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Frameworks for Bespoke Software in the Context of Enterprise Architecture

In my previous post I spoke about the cost and complexities of creating a framework for bespoke software. In this post I want to look at how one can evaluate the appropriateness of a framework in the context of enterprise architecture. Such an evaluation needs to take into consideration the operating model of the business as well as the current stage of architecture maturity of the enterprise architecture of the organization.
Detailed information regarding operating models and architecture maturity can be found in [1] (with some information available at [2]). Here I will just provide sufficient information on these to support this discussion.

Operating Model

An operating model defines the necessary level of business process standardization and data integration required to run the business effectively.  Business processes are standardized when they are the same across organizational units. The level of data integration required is typically driven by the proportion of customers shared across organizational units. Based on the required levels of business process standardization and data integration, different general types of operating models can be defined:

  • Diversification – Different organizational units have different business processes and different customers.
  • Coordination – Different organizational units share a large number of customers.
  • Replication – Different organizational units have a set of shared business processes.
  • Unification – A set of business processes and customers are shared across organizational units.

Organizational units in this context can refer to any unit within an organization, i.e. business unit, department, branch etc. Different operating models can be defined for different levels of organizational units.

Architecture Maturity

Even though the business may be characterized by a specific operating model, this operating model may not be well expressed in the current enterprise architecture of the organization.  The different stages of architectural maturity give an indication of how well the operating model is realized within the software systems of the organization. The stages of architectural maturity are defined as follows:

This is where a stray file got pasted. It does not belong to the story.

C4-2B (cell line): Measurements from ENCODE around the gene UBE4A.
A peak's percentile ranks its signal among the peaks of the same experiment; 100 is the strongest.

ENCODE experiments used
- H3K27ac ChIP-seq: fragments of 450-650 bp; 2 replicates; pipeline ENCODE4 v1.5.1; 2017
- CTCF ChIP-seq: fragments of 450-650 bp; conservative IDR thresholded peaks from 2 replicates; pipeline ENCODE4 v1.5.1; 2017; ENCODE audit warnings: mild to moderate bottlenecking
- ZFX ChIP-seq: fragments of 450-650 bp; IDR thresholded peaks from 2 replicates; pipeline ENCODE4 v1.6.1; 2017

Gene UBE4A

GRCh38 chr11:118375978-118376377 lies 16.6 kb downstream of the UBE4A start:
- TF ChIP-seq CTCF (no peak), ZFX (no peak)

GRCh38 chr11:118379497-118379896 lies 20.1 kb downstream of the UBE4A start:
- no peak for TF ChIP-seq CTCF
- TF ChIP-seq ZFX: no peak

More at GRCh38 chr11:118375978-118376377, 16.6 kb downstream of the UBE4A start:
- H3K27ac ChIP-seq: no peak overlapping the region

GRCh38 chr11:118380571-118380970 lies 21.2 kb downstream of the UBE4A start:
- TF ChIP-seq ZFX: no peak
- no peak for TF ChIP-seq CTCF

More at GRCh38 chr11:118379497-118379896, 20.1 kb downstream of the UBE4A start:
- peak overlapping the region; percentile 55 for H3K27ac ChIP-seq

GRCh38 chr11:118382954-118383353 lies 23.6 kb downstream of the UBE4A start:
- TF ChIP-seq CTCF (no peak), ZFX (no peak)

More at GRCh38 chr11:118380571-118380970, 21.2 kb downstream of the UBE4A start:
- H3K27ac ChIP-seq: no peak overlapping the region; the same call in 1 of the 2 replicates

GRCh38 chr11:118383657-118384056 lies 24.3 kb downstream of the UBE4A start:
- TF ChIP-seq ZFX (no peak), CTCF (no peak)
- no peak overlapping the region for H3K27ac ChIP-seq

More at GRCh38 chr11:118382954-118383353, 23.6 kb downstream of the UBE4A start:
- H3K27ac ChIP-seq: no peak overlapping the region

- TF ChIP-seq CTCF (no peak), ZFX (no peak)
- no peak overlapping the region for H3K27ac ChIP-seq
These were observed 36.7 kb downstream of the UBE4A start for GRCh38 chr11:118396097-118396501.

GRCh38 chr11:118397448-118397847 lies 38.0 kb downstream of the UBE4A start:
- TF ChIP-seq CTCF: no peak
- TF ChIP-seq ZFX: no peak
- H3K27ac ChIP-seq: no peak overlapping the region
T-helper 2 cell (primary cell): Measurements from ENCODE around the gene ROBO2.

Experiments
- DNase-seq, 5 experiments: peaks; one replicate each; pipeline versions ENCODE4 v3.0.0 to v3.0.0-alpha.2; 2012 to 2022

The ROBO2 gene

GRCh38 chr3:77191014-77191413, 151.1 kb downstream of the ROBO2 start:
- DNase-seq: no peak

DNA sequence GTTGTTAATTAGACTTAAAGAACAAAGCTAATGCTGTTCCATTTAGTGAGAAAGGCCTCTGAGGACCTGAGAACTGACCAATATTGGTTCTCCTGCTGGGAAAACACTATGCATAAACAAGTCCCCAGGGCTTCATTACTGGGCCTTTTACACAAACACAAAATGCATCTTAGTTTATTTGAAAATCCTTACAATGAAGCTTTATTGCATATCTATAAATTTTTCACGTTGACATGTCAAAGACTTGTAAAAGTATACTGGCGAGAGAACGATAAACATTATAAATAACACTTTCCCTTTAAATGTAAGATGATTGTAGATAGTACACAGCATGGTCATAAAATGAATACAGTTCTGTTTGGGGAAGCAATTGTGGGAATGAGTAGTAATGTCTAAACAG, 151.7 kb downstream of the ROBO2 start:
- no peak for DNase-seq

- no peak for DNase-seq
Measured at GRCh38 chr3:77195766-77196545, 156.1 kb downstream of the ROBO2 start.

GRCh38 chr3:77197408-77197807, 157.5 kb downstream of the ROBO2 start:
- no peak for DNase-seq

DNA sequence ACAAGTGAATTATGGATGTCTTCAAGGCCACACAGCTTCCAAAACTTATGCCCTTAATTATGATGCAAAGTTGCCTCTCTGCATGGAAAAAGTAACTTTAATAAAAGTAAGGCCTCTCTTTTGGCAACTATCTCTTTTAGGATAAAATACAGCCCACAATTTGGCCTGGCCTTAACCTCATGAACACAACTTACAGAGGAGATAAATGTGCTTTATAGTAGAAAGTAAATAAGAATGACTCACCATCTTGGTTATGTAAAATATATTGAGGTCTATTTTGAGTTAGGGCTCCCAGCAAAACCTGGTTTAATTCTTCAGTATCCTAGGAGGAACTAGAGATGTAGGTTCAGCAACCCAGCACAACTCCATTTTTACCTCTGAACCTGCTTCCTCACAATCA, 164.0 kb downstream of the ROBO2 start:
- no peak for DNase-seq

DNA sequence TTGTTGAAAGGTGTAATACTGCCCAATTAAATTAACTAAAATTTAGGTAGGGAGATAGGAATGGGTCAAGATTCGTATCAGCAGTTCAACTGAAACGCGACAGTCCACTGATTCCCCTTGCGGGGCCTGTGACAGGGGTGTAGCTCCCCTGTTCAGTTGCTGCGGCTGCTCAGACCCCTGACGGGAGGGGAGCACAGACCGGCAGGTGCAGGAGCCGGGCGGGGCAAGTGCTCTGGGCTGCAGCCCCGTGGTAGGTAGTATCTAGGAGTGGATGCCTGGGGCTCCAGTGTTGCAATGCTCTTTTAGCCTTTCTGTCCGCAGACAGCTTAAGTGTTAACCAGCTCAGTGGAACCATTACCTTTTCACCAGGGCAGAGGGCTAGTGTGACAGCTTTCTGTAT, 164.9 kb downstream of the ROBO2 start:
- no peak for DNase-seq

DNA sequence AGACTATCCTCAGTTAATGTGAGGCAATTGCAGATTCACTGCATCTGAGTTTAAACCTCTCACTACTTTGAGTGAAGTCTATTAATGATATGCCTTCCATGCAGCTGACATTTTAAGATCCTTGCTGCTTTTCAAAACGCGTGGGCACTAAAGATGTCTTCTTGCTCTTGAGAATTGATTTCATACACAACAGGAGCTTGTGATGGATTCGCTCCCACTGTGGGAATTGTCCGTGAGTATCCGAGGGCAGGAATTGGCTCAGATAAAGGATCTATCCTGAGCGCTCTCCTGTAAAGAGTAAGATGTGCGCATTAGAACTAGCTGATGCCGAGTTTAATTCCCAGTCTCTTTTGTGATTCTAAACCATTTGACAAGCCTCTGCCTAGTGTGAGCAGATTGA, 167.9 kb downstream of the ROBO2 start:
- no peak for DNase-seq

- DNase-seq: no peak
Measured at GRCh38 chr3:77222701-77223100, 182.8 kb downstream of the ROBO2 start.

1. Business Silos – The key business driver at this stage is to encourage innovation with organizational units largely operating independently. Key characteristics of this stage is a proliferation of technologies and solutions
  2. Standardized Technology – Proliferation of different technology platforms during the Business Silos stage increases operating costs. The Technology Standardization stage aims to reduce operating cost by reducing the number of technology platforms.
  3. Optimized Core – Business processes and data are standardized throughout the organization in accordance with the operating model of the organization.
  4. Business Modularity – Reusable system modules are leveraged to enable business agility.

Evaluation

Martin Fowler in his Analysis Patterns book states [3]:

To accomplish component reuse for information systems, a common framework must be established. An effective framework must not be too complex or too bulky. It should be widely applicable across a large domain and be based on an effective conceptual model of that domain. Developing such frameworks is difficult, both technically and politically.

In order for a framework to be widely applicable, it needs to be closely aligned with the operating model of the organization. Creating a framework for optimizing business processes in an organization with a Coordination operating model is probably not a smart move.  In a similar vein creating a framework in an organization with a Diversification model may not provide adequate return on investment (ROI).
The architectural maturity stage of the organization has to be able to support building of a framework:

  • Building a framework during the Business Silos stage will politically be a difficult sell due to a clash of priorities. In order to be successful at building a framework, the stability and integrity of the framework has to be preserved at all cost. This may mean that the implementation of new features needs to be delayed to maintain framework stability and integrity [4]. This approach is clearly at odds with the typical time-to-market pressures of the Business Silos stage.